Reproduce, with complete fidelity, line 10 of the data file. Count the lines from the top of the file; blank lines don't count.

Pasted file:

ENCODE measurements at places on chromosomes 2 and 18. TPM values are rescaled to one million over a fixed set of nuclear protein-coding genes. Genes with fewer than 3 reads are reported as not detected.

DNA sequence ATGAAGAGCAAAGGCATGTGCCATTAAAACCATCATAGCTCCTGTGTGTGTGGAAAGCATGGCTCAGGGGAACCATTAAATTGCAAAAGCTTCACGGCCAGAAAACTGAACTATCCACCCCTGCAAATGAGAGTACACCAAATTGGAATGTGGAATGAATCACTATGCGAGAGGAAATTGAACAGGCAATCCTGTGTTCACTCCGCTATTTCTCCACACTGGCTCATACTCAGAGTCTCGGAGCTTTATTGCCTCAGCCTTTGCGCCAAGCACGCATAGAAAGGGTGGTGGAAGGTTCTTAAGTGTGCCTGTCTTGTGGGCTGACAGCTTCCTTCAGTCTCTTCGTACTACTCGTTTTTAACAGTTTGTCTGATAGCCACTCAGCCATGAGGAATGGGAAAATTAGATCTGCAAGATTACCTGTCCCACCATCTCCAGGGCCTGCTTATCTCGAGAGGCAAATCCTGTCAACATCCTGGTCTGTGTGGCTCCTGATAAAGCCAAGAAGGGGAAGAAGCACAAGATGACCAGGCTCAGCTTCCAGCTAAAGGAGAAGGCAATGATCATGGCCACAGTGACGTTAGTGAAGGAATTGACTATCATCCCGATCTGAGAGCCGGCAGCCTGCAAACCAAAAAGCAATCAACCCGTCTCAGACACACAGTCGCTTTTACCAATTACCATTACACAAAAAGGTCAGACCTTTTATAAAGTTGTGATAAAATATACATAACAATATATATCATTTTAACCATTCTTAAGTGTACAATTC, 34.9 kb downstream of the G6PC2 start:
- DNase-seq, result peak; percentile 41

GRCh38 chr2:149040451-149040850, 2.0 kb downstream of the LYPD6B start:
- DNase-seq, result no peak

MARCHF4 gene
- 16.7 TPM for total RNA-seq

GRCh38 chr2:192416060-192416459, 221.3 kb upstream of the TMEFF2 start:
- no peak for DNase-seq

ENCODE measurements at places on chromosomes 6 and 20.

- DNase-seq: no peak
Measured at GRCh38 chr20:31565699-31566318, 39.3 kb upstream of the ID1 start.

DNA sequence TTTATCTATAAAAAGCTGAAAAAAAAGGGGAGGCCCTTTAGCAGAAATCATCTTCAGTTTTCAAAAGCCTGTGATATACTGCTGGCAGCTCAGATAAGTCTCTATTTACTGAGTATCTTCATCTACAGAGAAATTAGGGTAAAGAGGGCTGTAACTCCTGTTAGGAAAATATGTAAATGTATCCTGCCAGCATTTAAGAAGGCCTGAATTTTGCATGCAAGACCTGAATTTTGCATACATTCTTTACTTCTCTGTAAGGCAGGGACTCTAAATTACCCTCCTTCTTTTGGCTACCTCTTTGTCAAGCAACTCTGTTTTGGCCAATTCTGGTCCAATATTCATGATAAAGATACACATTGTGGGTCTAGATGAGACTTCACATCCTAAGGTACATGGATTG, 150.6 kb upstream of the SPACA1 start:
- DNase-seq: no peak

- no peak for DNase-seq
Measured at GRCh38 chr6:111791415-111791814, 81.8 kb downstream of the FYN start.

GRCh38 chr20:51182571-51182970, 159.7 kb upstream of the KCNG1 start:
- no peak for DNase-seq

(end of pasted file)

ENCODE measurements at places on chromosomes 6 and 20.